Corporal Jordan Spears Is First U.S. death In Operations Against ISIS

An American multi-mission and tiltrotor aircraft MV-22 Osprey, is pictured during a Franco
TO GO WITH AFP STORY BY REMY ZAKA An American multi-mission and tiltrotor aircraft MV-22 Osprey, is pictured during a Franco-American military exercise called 'Garrigues Fury 2014' with soldiers of the US Special Purpose Marine Air Ground Task Force for Crisis Response, (SPMAGTF-CR), and soldiers of the French 21st Marine Infantry Regiment (RIMa) on February 13, 2014 at the military camp of Garrigues, near Nimes, southern France. The SPMAGTF-CR, was created after the armed attack against the U.S. consulate in Benghazi, Libya, in September 2012, in which four people, including the U.S. ambassador, perished. The mission of SPMAGTF-CR is to intervene rapidly in Africa. The objective of the exercise is to share the techniques and methods of action used in urban warfare. A AFP PHOTO / PASCAL GUYOT (Photo credit should read PASCAL GUYOT/AFP/Getty Images)

WASHINGTON, Oct 3 (Reuters) - A U.S. Marine who went into the sea from a V-22 Osprey during a flight mishap over the northern Gulf this week was the first American killed in U.S. military operations against the Islamic State group in Iraq and Syria.

Corporal Jordan Spears, 21, of Memphis, Indiana, was a crewman aboard a V-22 tilt-rotor aircraft flying off the USS Makin Island and went into the sea when the aircraft lost power shortly after takeoff, the Navy said on Friday.

The V-22 descended to the surface of the ocean during the mishap on Wednesday. Spears and a second air crewmen went into the water when it appeared the tilt-rotor aircraft was about to crash, but the two pilots were able to regain control of the craft and landed it safely back on board the Makin Island.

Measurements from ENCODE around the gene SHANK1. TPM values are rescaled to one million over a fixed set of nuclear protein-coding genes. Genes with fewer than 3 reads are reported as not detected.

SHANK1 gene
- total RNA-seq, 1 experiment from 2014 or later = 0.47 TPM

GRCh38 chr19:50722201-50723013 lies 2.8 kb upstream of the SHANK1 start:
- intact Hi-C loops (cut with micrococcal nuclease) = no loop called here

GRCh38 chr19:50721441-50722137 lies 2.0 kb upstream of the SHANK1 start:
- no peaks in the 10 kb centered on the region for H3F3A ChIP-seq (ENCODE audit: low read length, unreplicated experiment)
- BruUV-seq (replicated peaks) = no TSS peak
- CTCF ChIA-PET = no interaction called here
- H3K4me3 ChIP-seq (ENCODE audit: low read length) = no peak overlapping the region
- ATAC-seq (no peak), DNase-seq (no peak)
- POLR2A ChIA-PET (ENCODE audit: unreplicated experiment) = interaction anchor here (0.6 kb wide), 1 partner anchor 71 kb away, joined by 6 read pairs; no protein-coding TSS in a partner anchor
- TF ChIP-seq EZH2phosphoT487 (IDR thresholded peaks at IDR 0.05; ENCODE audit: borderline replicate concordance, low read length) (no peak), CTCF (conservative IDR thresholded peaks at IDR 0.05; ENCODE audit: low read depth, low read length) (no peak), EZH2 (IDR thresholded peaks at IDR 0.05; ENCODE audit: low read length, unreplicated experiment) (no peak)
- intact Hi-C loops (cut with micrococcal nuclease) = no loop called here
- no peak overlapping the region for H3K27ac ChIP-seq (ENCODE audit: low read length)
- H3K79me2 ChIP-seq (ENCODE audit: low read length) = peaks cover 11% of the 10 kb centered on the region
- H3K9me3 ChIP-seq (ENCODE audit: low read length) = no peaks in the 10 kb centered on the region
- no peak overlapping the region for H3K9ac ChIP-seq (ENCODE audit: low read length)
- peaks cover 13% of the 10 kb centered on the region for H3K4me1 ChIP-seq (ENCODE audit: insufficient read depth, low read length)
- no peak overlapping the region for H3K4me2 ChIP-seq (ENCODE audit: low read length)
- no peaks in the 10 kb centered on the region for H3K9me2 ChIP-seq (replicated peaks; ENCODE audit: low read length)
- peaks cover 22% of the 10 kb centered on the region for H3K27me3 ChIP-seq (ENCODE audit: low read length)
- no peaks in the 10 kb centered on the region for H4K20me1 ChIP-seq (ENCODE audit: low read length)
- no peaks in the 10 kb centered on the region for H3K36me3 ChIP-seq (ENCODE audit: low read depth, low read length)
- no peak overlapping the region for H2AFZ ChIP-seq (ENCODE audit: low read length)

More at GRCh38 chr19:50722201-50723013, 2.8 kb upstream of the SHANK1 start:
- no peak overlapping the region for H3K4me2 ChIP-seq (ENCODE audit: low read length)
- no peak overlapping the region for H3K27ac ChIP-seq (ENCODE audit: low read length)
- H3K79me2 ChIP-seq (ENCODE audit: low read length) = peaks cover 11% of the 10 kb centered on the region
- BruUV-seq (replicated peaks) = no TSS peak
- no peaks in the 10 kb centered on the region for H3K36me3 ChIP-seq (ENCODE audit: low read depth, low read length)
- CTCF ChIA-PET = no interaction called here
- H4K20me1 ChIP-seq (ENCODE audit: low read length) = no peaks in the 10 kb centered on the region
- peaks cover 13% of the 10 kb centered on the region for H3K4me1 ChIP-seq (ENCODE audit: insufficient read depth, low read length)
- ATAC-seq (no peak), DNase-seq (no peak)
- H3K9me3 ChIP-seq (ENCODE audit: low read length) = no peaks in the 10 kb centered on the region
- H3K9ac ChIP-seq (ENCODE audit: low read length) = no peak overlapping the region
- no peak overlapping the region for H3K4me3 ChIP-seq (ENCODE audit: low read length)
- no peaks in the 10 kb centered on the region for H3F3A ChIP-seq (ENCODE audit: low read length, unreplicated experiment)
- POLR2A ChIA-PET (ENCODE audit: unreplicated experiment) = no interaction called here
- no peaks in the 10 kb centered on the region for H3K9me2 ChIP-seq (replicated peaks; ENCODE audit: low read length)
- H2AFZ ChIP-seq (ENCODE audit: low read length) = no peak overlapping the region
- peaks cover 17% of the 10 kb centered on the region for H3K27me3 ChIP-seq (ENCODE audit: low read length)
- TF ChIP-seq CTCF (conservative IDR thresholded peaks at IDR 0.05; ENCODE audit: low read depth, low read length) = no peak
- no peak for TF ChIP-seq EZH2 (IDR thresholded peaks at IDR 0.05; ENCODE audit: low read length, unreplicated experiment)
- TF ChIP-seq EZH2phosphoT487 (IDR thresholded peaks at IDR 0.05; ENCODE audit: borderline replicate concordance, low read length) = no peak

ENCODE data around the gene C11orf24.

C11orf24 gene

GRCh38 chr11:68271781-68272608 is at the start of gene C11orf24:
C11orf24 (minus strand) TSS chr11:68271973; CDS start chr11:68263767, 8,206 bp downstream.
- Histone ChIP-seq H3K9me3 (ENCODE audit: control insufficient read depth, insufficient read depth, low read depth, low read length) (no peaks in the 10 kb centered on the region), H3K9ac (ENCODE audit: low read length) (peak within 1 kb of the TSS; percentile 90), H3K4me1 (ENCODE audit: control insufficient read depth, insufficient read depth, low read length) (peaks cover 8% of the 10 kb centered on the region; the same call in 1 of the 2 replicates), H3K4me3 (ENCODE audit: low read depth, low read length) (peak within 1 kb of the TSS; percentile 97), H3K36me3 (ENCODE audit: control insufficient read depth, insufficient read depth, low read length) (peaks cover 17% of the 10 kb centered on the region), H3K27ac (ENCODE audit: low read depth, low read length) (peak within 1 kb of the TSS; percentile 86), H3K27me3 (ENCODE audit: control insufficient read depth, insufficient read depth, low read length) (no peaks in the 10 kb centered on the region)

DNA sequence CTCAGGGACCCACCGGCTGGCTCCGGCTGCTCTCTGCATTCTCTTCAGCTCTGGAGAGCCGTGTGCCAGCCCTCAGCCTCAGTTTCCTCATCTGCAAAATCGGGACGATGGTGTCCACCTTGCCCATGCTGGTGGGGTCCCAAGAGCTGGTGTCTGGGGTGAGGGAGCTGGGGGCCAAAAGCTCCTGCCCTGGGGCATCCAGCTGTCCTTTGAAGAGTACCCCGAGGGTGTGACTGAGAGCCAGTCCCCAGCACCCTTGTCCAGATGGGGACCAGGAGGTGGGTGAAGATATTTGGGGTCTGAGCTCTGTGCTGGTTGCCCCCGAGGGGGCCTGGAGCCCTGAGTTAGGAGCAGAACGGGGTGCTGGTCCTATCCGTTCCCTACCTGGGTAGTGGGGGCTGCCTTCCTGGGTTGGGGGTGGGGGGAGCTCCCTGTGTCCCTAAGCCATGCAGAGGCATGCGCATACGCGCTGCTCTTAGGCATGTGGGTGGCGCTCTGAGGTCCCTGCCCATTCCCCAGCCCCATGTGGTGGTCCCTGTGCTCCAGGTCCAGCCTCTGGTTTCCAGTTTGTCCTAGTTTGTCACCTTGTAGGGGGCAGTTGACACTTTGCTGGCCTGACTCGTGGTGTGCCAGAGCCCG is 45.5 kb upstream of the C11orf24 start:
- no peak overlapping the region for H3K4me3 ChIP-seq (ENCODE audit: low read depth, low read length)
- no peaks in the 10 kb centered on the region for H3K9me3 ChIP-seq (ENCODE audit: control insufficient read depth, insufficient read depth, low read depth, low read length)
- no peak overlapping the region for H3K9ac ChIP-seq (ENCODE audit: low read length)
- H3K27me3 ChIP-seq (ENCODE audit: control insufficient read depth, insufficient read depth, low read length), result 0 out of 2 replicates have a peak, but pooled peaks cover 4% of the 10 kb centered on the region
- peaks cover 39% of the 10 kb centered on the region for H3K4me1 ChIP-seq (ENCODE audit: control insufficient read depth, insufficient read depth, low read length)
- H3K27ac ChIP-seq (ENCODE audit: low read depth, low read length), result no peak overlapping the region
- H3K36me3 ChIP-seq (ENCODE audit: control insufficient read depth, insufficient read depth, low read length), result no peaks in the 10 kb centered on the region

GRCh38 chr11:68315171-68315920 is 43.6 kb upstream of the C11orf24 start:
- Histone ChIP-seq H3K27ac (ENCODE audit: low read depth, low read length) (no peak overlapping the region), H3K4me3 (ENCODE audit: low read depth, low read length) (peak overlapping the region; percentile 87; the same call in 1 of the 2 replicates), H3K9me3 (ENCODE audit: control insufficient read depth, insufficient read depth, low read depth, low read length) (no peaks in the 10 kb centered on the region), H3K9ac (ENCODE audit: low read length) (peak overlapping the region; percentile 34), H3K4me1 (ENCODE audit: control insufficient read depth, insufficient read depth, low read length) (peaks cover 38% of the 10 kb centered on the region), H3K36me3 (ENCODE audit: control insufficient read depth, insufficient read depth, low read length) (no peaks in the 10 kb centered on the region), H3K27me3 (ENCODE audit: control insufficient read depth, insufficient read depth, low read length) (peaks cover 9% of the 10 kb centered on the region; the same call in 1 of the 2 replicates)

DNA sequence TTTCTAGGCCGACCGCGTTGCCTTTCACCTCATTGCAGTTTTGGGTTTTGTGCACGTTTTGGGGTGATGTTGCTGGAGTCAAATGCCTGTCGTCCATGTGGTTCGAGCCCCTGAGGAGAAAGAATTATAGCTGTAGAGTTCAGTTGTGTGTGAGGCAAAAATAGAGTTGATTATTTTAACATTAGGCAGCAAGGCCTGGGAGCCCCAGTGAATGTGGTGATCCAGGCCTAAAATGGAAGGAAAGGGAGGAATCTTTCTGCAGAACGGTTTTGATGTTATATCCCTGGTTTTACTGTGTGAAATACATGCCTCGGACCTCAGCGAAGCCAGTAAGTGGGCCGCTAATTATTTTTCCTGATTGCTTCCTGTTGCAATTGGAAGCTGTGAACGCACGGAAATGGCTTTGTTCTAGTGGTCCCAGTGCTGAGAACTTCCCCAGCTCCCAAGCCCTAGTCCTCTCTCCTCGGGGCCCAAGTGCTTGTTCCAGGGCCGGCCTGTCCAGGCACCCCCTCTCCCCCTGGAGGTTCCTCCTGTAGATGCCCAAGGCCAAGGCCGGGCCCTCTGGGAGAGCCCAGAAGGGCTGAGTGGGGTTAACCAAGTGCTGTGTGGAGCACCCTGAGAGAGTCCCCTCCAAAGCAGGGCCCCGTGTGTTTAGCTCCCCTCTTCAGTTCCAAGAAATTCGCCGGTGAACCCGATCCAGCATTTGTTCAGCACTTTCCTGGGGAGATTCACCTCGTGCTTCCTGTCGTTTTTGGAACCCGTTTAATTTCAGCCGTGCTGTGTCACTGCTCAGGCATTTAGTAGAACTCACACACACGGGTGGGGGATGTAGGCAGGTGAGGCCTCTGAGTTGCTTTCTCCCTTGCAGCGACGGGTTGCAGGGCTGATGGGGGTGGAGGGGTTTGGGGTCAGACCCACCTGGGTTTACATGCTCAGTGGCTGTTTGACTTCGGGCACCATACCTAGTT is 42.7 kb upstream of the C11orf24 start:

One air crewman was recovered and was in stable condition aboard the Makin Island. A search and rescue operation for the missing crewman was called off on Thursday and the Navy said he was presumed lost at sea.

Rear Admiral John Kirby, the Pentagon press secretary, confirmed on Friday that the Marine's unit had been supporting current operations in the Gulf, including the current battle against the Islamic State in Iraq and Syria.

"That squadron and that ship were in the Gulf supporting Central Command operations," Kirby said, referring to the combatant command responsible for U.S. forces in the Middle East region.

"Some of those operations included operations in Iraq and Syria, at least tangentially," he said. "So there's no question that this Marine's death is related to the operations that are going on in some form or fashion."

The Navy and Marine Corps are investigating the cause of the mishap.

The V-22 takes off and lands vertically like a helicopter but the twin rotors at the end of its wings tilt after takeoff and allow it to fly like an airplane.

The V-22 had a rocky start because of mishaps during development, but it has won kudos for performance since entering into service. (Reporting by David Alexander; Editing by Lisa Shumaker)